Middle Childhood and Adolescences
Human growth development theory is an organized statement of values and generalization that provides an outline for understanding how and why people change as they grow from infant to adulthood.Theorist tries to make sense out of observations and construct a story of the human journey from infancy through childhood or adulthood (P.H.
Miller, 2002, p. 2). The theories link proofs with patterns, merging the details of life into a meaningful complete picture of human growth development. Freud and Erickson state that human beings, starting at infancy through adulthood pass a series of psychosexual and psychosocial stages of development.
The stages that will be discussed will be a combination of Freud and Erickson oral, identify vs. role of confusion, and phallic stages. There are six stages that Freud elaborated on but the first six years occurs in three stages each characterized by psychosexual pleasure center on difference parts of the body. However, Erikson’s stages differ significantly from Freud’s in that they emphasize family and culture, not sexual urges. He called his theory epigenetic, partly to stress that the expression of genes, as of biological impulses, is powerfully influenced by the social environment (Berger, p. 9, 2010). According to, Freud during the first stage of personality development with is the oral stage from birth to one year, the infant’s tongue, and gums are the focus of pleasurable sensations in the baby’s body, sucking, and feeding are the most stimulating actives. The mouth is an important source for feeding and eating. In addition this allows the infant to develop gratification with pleasure from oral stimulation through activities such as tasting and sucking. Therefore, the infant is completely dependent on its parent or guardian that is responsible for feeding and nurturing the infant.
Freud also stated that the oral stimulation could lead to oral dependencies later in life. For example oral personalities such as thumb sucking, nail biting, and smoking. These behaviors are exhibit when an individual is under stress (McLeod, S. A. 2008). Phallic Stage is another stage of human growth development. According to, Freud this stage starts at three though six years of age. This stage is when children become aware of their body organs. In additional, adolescences are also aware of their parents and other children that are around them. This pleasure switches between the oral nd anal stage to the phallic stage. The pleasure is not emphasized on the genitals. Freud has stated that the male develops an unconscious desire for the mother. Therefore, the male become in conflict with the adult male or caregiver seeing him as competition for the mother affection. This fixation gives the male an Oedipus complex, which is Freud psychoanalytic theory. This theory is the desire for sexual involvement with parent of opposite sex and a sense of rivalry with the parent of the same sex; a crucial stage in the normal developmental process.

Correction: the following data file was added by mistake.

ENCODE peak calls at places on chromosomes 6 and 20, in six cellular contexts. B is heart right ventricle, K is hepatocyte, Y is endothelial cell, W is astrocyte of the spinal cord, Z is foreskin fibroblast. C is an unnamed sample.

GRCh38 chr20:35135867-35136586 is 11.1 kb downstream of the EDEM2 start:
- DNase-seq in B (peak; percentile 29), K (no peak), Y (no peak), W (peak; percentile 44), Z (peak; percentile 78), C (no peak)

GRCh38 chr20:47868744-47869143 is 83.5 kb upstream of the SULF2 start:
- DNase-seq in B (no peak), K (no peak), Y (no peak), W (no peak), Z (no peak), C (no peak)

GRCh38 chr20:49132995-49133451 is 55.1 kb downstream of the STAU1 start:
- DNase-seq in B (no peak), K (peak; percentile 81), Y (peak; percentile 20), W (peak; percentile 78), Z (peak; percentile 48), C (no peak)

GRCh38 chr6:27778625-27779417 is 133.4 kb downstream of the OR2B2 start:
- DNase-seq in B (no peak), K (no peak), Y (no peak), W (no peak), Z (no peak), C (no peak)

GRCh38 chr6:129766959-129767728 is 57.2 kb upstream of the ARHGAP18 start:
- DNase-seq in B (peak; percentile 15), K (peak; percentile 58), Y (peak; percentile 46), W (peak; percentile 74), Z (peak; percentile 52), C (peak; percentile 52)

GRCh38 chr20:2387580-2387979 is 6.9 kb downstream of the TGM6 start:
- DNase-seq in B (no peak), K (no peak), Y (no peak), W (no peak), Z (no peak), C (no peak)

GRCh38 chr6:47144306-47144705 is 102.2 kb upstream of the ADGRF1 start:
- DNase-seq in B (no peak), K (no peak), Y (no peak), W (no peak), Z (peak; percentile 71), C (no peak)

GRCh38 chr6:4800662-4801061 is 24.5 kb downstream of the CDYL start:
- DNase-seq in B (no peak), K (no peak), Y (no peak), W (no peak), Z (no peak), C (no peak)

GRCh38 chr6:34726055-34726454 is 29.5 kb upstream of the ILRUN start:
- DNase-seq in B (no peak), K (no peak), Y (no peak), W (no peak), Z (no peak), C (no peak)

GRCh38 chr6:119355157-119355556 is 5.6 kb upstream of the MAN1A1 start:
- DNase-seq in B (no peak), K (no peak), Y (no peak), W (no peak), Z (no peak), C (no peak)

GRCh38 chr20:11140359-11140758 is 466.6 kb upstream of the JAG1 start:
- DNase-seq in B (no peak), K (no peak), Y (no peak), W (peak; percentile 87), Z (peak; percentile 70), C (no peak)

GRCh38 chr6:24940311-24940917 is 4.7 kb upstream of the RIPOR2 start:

Girls have been known to have an attraction for their father. This is known as the Electra Complex, but Freud strongly disagreed with this theory (Britannica. com). According to Freud, because strong competition with the male figures the male eventually decide to identify with the father rather than come in conflict with him. Because of this the boy develops masculine characteristics and identifies himself as a male, and represses his sexual feelings toward his mother. A fixation at this stage could result in unacceptable sexual behavior and confused sexual identity according to psychoanalysts (McLeod, S.
A. 2008). Identity vs. role confusion is the Erikson six stage of human development. This stage takes place between the ages of 13-18. This is an important stage of development for adolescence because this is the transition from childhood to adulthood. Adolescents try to figure out “who am I? ” They establish sexual, political, and vocational identities or are confused about what role to play (Berger, p. 19). This stage of human development allows the adolescent to identify what role he will occupy as an adult.
In this role the adolescents will re-examine his identify to try to figure out “Who am I? ” Erickson suggests that two identities are involved. These identities involve the sexual an occupational. According to (Bee, 1992) at the end of this stage “a reintegrate sense of self, or what one wants to do or be, and of one’s appropriate sex role. ” During the six stages the body image of the adolescent began to change. This stages is also were the adolescent start to feel uncomfortable about their body for a while until they can adapt and change into their new image.
Based upon the outcome of their adapting the adolescent can start to begin to form their own identity. Nevertheless, the adolescent can also start to become confuse about themselves, such as what is their place in the world and what they want to be when that grow up. In evaluating Freud Erikson human development theories it has been learned that both saw personality developing throughout a lifecycle of each individual. Each looks at and identified the crises at each stage in development.
In addition difference psychologist believe that different phases are more important than other phases, but what most psychologist do agree on it that one stage leads to the next stage. Reference Berger, K. , & S, . (2010). Invitation of the life span. Retrieved from The University of Phoenix eBook Collection database. McLeod, S. A. (2008). Psychosexual Stages Retrieve from simplypsychology. org/psychosexual from http://www. simplypsychology. org/psychosexual. html Bee, H. L. (1992). The developing child. London: HarperCollins. www. britannica. com